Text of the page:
Wednesday, February 15, 2012

Paul Ryan for President

I don't know that there is any politician in Washington that has a better grasp of the facts and  what is going on in this country than Paul Ryan. It's a real shame he declined entreaties to run for President, because we really need someone like him, someone who appreciates why government must be scaled back, not only because it is spending and redistributing way too much, but also because it is encroaching on our precious liberties as individuals. This is not just partisan politics—I'm a fiscal conservative and a social liberal and don't fit the traditional mold of either Republicans or Democrats—it's about what's best for freedom, free markets, and prosperity for all. I don't know of any other way that is more conducive to a strong and prosperous economy, one that provides the highest standard of living to the most people.

There are way too many politicians of both parties that are guilty of pursuing policies that threaten our future, and I'm compelled to make that case on this blog, since I cherish free markets and individual liberty. I'm also compelled to criticize Obama's attempts to divide this country into have and have-nots, which I view as nothing but a transparent attempt to divide and conquer in the name of Big Government, which in the end is the biggest threat we face today.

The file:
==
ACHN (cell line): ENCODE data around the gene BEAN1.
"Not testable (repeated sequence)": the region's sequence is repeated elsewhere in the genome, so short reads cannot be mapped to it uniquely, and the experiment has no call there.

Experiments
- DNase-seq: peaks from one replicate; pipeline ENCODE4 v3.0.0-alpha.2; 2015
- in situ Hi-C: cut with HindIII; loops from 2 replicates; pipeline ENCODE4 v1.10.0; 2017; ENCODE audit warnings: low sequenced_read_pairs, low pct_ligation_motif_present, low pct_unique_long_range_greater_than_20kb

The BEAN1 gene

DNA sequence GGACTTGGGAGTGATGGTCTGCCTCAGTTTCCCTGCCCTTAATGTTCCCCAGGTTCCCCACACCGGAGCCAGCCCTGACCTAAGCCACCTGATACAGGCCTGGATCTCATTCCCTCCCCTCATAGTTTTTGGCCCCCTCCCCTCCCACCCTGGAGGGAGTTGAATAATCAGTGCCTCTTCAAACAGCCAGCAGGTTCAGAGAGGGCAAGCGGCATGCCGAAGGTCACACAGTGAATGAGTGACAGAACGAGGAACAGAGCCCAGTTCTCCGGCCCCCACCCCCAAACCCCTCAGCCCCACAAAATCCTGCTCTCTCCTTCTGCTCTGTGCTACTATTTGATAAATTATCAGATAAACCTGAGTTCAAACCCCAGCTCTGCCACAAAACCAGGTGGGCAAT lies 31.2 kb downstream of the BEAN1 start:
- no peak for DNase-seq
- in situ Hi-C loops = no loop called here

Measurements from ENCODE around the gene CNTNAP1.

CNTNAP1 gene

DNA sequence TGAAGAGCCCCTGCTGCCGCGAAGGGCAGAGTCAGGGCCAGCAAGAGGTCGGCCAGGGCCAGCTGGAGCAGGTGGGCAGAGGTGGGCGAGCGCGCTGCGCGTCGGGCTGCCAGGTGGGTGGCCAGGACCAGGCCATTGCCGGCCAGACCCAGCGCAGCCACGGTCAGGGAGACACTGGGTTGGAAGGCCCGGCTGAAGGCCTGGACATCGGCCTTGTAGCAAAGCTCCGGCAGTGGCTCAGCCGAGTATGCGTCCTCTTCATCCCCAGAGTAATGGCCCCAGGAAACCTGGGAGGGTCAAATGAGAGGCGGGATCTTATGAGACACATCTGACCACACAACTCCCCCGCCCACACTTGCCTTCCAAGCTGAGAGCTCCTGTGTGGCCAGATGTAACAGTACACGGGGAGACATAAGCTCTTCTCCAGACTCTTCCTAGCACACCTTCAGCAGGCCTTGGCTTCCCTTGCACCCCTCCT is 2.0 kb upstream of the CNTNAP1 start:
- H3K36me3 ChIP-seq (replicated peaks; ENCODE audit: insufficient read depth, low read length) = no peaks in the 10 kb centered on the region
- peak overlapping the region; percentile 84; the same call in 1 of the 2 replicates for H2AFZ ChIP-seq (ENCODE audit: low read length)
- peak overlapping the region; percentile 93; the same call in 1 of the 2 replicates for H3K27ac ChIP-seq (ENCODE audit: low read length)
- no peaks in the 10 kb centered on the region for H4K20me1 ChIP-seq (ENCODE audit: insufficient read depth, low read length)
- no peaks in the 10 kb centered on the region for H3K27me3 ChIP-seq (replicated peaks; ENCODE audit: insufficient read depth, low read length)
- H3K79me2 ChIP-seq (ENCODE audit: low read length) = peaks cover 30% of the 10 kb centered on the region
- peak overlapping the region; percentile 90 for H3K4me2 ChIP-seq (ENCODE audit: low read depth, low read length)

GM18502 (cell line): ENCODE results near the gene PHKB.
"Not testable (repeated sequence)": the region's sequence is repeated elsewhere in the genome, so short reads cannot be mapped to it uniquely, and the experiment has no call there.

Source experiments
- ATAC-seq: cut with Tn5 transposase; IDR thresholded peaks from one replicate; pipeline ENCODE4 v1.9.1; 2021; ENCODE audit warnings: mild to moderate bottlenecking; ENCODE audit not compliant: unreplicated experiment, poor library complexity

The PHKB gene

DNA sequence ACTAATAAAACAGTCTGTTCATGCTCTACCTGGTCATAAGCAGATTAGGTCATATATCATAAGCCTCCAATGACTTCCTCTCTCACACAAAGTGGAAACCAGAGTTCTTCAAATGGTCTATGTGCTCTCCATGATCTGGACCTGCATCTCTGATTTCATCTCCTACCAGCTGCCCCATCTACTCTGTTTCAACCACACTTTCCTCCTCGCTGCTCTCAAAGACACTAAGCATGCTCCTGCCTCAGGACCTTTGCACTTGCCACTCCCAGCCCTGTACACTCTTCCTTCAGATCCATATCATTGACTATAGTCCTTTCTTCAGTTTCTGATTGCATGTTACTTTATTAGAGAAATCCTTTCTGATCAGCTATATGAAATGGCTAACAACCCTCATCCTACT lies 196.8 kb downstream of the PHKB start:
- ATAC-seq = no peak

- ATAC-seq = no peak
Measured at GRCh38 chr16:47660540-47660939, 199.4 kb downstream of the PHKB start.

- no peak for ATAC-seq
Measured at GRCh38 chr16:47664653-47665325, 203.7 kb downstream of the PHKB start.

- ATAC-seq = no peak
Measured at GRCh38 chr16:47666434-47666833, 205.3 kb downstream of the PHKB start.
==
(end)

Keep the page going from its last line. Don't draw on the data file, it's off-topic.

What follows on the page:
Following are some excerpts from Ryan's opening statement today, as Chairman of the House Budget Committee introducing testimony from Acting OMB Director Jeff Zients regarding President Obama's recent budget proposal. To my knowledge Ryan makes not a single error or misrepresentation of the facts. We have a serious problem with deficit spending and runaway entitlement programs that can't be fixed by higher taxes, and Obama, the Senate Democrats and too many Republicans are studiously avoiding any meaningful solutions.

I’d like to thank our witness today, Mr. Zients. Unfortunately, you are in the position of having to defend a budget that essentially dodges the most difficult challenges our country faces.
The New York Times has reported that this budget is, quote, “more a platform for the president’s re-election campaign than a legislative proposal.” After a careful review, it’s hard to disagree. The Associated Press has reported – accurately in my view – that this budget, quote, “[takes] a pass on reining in government growth.” Instead, it leaves the drivers of our debt – namely, the unsustainable growth of entitlement spending – quote, “largely unchecked.” It takes a pass on real reform, even though the looming bankruptcy of these programs threatens to end the guarantee of security they provide for our nation’s seniors.